The spreadsheet was negligibly easy to set up, and takes little to no effort to keep up to date.  (Zealot had suggested that the maintenance would be onerous.  So far, it has not been.)  If anything, I’ve found that logging work in the spreadsheet really communicates an immediate sense of accomplishment.  This was especially true with the way I tracked progress on my Daemon army.  I could literally see progress bars filling up.

It also helps me keep things in persepective.  I brought this up just about a month ago, when I had the same sort of moment Bill just had: “I feel like I’ve accomplished nothing.  Oh, wait… I’ve gotten a lot done!”

(I’m going to post some charts.  These are all driven by the Google Spreadsheet!)

Of course, even though I painted a ton of Skaven in July and August, it’s obvious that 2010 has been the Year of Khorne:

I’ve done a bit more than track my painting progress, though.  Since it was easy, I started tracking my performance in games.  Given my W/L/D record… I’d probably have a higher opinion of my ability if I hadn’t!


It also gives me some perspective on what I’m really playing:

I’m sure to revisit / repost these charts at the end of the year: I’ve only been tracking this stuff for about 10.5 months.

Room for Improvement

It’s not perfect, though.

One thing my Skaven have definitely shown me is that I like to convert some models. This system doesn’t account for any of that effort. If I convert a model and fail to get around to painting it (which is usually the case with me), it’s as if it never happened… never mind how much hobby time it actually consumed.

Assembling things isn’t a small undertaking, either. Sure, snapping together a Black Reach marine isn’t hard: but 30 of them add up. A more complete hobby system would reflect this sort of thing, as well.

Next year, I’ll have to account for this sort of thing.

Exactly how, though, I’m not sure: building a Stompa is somewhat more involved than building a Guardsman, though, and scratch-building a Khornate Daemonette (Khornette?) would be more involved than doing a weapon-swap on a Deathwing Terminator.  These differences are something I should track.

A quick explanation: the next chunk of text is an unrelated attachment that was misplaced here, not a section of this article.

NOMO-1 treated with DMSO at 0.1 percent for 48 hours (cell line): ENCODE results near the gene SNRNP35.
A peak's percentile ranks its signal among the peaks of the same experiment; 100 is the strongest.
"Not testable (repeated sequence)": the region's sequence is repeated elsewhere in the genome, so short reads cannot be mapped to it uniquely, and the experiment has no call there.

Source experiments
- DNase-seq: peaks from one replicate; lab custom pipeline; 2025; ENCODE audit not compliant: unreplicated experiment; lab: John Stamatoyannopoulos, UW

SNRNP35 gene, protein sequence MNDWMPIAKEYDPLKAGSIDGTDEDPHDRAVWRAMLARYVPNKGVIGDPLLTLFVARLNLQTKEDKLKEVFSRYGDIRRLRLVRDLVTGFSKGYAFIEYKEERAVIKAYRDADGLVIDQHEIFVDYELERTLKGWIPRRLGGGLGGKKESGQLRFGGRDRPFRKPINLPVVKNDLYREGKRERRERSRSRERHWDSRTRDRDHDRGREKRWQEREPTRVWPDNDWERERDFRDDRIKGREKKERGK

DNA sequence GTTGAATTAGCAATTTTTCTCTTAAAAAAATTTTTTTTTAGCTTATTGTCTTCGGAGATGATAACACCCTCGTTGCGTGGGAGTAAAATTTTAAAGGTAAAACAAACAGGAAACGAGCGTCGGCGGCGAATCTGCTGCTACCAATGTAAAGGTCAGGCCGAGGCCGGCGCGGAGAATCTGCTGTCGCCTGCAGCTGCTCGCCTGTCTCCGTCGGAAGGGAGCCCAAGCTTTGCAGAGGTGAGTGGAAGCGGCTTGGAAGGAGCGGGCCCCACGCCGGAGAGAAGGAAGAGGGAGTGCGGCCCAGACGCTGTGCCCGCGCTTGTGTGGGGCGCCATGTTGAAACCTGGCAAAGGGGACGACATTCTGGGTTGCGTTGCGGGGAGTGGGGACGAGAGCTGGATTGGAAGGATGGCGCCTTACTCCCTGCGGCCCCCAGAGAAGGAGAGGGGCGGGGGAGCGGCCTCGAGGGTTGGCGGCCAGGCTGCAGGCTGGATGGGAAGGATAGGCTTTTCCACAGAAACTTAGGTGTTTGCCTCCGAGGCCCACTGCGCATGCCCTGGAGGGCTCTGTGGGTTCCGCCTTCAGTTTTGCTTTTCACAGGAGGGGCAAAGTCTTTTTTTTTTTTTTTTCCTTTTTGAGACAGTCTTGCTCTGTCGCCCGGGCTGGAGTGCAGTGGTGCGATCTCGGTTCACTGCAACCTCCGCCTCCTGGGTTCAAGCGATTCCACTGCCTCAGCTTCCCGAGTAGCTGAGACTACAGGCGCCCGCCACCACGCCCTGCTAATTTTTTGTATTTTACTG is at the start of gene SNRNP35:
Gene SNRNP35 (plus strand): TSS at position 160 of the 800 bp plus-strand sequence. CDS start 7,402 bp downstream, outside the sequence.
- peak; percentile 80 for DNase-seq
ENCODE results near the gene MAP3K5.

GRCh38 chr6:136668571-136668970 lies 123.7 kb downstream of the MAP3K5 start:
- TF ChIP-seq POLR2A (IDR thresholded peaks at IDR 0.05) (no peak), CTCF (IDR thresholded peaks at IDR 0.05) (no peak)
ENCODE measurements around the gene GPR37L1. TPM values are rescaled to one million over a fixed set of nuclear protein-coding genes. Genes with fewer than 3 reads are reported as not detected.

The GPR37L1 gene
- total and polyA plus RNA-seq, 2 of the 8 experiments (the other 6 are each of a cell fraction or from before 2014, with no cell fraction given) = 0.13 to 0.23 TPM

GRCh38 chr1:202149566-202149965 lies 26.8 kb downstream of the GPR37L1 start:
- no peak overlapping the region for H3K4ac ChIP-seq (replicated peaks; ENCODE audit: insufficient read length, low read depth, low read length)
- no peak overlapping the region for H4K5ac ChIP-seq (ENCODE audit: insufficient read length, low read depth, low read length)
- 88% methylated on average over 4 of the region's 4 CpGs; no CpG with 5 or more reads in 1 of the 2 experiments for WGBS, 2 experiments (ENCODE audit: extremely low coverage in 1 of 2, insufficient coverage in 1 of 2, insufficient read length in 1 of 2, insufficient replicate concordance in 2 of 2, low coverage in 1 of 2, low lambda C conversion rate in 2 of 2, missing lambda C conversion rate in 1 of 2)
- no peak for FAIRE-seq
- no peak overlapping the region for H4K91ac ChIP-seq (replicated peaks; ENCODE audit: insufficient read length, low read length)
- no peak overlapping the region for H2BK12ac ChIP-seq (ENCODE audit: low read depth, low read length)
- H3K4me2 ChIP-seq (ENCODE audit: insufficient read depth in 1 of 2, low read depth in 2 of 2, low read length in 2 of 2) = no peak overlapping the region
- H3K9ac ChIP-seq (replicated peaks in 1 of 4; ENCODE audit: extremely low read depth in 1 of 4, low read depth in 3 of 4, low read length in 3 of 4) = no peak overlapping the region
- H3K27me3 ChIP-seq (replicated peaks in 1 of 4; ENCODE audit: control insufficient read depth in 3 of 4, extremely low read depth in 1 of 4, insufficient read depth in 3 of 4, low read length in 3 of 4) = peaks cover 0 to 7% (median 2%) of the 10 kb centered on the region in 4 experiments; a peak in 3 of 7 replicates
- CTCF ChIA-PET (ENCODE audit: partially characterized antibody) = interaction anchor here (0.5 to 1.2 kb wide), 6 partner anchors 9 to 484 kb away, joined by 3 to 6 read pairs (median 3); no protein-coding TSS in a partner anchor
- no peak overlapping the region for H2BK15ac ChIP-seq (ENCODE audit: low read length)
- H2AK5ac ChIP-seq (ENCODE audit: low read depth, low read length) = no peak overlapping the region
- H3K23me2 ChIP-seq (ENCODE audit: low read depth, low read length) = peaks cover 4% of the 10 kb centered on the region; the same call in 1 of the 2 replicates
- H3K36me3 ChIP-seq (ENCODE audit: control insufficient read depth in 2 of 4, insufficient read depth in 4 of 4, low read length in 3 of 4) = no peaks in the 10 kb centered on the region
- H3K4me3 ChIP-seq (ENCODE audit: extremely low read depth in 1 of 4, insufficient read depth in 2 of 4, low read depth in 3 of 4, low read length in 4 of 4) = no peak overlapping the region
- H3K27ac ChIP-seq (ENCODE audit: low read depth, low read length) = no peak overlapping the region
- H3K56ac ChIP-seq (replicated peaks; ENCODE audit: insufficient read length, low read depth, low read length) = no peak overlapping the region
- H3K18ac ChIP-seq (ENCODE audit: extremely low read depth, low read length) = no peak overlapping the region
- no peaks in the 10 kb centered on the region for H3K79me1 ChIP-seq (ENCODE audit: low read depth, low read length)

The Lone Pilgrim system only measures painting, and it does so in terms of size: a tank is more points than a marine.  The axis is different with conversion and assembly.  Maybe it makes sense to track conversion separate from assembly.  Maybe it doesn’t.  This is something I need to noodle on a bit.

Also, Lone Pilgrim isn’t perfect: it attaches the same value to dudes I paint in batches of 10 as it does to a single character who’s a centerpiece to my army.  Maybe that’s okay, maybe it isn’t.

Finally, I’ll need to add a field to scope hobby records to year.  Gaming records already include the date, but it’d be nice to see what months are my hobby-fertile ones and what months are dry.

Sharing is Caring

Once I’ve settled these things, I’m going to create an updated Hobby Tracker spreadsheet.  Clearly, I’m doing this for myself… but there’s no reason y’all can’t benefit from it, too.  I’ll post a blank copy of it and make it available for any and all to copy to their Google Docs accounts.

What do y’all think?  Do I fetishize information a little too much, or is this a healthy way to gain perspective about how I spent most of my leisure time?

Hobby Status

So, I’ve been planning to use the Lone Pilgrim Points tracker to track my painting progress in 2010.  It might not be perfect, but an imperfect system is better than no system at all.

I’ll be tracking this progress in a Google Docs spreadsheet here: 2010 Hobby Status.

(I’m moving the link to the sidebar, as well.)

Because I professionally fetishize large heaps of data, I’m planning to try to expand the data I track: games I play and how much my collection grows and shrinks (stealing the idea from Jay).  Those sections are a dead and nonexistent (respectively) at the moment, but that’s because I’m putting off playing and buying stuff until I’m more or less done with the Daemons.

Let me know what y’all think!